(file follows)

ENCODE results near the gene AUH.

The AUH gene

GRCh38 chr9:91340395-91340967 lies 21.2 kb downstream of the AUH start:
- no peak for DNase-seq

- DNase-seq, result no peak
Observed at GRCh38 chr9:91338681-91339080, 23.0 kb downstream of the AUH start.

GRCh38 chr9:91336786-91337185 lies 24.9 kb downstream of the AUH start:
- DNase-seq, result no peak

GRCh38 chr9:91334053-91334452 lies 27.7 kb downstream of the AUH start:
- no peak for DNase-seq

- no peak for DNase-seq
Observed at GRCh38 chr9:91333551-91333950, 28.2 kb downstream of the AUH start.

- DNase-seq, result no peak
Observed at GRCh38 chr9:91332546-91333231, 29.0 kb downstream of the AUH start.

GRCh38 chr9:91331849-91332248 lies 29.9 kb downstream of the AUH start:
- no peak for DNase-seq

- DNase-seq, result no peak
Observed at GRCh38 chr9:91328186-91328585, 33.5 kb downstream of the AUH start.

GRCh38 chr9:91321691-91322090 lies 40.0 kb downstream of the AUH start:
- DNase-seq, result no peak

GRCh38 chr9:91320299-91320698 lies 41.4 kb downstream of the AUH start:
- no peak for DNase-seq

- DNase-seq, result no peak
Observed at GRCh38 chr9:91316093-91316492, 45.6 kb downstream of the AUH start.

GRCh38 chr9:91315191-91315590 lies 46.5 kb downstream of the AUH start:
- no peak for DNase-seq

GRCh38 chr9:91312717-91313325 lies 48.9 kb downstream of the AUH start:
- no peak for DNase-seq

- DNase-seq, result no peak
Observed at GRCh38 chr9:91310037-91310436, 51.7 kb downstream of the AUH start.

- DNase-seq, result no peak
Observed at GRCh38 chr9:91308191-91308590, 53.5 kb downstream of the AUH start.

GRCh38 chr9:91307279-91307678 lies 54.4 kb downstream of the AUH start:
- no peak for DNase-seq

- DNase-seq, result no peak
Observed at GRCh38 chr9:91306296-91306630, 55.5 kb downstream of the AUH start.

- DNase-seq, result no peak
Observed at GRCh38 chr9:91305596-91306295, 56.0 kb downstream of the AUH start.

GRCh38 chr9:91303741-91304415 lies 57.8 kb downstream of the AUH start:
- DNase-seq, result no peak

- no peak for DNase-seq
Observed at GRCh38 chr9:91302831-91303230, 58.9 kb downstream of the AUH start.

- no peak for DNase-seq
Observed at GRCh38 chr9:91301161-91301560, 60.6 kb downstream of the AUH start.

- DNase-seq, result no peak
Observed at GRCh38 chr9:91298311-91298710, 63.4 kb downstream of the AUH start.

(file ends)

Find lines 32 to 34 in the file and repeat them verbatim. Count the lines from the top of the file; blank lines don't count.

Observed at GRCh38 chr9:91308191-91308590, 53.5 kb downstream of the AUH start.

GRCh38 chr9:91307279-91307678 lies 54.4 kb downstream of the AUH start:
- no peak for DNase-seq